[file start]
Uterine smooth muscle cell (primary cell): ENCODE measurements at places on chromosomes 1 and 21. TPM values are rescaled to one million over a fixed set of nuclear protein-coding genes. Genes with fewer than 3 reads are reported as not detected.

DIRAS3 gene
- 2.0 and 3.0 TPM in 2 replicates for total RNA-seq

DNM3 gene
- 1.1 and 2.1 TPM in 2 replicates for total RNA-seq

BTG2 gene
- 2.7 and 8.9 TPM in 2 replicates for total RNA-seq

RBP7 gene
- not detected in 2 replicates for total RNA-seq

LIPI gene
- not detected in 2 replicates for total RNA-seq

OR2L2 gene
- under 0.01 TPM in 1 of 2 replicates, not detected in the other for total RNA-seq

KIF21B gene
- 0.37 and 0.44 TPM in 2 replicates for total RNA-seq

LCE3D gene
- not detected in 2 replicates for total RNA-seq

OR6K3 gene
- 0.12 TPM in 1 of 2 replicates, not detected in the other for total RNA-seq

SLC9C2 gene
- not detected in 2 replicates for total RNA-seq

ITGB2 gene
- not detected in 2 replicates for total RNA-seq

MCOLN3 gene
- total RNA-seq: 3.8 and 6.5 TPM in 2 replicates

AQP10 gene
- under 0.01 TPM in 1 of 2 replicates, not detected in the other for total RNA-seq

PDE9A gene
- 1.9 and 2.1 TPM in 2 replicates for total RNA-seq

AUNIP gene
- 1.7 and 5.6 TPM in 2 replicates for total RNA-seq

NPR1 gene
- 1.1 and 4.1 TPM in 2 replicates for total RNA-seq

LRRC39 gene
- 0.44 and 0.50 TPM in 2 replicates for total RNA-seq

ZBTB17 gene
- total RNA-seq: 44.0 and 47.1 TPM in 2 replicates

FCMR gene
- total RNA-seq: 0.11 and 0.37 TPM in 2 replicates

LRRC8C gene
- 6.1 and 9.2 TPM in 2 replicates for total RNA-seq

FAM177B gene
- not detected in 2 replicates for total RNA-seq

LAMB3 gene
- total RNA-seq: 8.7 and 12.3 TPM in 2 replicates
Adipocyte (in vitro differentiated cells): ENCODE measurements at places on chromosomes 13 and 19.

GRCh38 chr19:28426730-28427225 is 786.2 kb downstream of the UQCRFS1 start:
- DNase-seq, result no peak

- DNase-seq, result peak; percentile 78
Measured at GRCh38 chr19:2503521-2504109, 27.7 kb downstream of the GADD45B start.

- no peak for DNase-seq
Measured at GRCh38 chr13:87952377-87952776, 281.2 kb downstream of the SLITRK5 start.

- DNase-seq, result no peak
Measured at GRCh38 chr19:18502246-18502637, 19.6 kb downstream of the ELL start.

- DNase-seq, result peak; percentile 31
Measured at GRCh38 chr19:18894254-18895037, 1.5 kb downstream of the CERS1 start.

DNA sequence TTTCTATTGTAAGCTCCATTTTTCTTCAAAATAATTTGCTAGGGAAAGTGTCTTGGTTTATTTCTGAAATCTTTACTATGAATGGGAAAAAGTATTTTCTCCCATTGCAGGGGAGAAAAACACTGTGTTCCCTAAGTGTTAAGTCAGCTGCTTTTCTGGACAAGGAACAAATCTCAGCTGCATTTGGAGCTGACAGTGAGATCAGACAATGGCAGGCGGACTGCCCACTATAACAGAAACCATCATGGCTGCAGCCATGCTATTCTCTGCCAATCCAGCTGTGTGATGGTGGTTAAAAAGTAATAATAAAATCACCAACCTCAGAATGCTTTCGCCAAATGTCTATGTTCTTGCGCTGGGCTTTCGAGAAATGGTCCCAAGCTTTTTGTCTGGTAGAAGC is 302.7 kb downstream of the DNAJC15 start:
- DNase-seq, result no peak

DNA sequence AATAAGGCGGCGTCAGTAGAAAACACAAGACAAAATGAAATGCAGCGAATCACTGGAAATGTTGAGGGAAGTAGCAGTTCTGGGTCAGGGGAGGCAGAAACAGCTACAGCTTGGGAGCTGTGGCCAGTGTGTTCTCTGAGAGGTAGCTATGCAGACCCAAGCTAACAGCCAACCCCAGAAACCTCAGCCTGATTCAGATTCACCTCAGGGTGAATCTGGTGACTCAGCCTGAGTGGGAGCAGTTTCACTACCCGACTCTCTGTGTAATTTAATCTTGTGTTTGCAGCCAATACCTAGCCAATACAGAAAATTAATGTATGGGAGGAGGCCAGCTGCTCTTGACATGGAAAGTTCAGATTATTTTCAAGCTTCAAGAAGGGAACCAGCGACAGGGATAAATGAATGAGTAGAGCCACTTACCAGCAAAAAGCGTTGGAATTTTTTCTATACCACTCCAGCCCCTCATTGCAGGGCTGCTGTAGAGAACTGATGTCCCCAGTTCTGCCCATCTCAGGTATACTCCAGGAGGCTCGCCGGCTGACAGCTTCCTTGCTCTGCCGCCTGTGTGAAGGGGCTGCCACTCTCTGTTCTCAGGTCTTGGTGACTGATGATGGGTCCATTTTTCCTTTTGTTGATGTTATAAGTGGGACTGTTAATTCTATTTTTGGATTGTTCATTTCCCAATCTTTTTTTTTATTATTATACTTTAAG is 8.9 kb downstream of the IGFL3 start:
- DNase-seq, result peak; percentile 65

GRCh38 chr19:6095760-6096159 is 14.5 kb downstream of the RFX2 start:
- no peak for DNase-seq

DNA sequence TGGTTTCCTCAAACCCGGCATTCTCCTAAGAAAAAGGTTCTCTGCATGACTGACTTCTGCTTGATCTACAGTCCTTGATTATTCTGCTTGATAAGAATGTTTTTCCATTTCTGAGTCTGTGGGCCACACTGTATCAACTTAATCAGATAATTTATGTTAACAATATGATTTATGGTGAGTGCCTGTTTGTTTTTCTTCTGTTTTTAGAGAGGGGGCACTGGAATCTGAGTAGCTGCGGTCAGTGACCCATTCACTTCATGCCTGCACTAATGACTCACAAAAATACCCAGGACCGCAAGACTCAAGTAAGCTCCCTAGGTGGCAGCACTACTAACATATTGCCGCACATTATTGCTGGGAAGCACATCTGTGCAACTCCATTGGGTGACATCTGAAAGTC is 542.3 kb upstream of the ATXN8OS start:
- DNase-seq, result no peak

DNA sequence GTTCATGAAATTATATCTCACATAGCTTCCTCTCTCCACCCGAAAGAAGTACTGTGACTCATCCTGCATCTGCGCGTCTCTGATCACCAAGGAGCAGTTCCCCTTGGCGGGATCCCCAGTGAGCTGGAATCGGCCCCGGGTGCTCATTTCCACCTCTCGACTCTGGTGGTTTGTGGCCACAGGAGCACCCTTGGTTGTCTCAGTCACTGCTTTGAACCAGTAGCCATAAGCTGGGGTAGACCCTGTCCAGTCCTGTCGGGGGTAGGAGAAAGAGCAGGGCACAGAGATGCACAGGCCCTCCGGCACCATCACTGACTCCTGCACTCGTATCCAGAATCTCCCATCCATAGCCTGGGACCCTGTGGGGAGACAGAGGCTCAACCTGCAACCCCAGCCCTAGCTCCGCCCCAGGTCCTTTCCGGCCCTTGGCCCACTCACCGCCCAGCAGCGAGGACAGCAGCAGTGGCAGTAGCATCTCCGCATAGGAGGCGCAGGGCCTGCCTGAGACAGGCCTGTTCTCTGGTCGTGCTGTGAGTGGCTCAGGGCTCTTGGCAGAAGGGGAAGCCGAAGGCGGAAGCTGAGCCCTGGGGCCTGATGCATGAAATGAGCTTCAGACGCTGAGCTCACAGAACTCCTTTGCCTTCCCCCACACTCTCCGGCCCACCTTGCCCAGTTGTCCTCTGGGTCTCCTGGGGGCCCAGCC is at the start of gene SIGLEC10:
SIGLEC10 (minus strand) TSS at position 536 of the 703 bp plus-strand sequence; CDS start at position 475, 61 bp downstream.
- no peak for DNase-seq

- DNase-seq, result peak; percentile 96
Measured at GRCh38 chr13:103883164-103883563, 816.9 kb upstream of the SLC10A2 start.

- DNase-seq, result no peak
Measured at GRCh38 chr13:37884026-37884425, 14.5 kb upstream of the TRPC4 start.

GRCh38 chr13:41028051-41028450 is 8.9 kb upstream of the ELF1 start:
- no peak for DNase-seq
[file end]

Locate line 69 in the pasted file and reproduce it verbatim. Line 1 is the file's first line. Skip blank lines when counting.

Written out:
Measured at GRCh38 chr13:103883164-103883563, 816.9 kb upstream of the SLC10A2 start.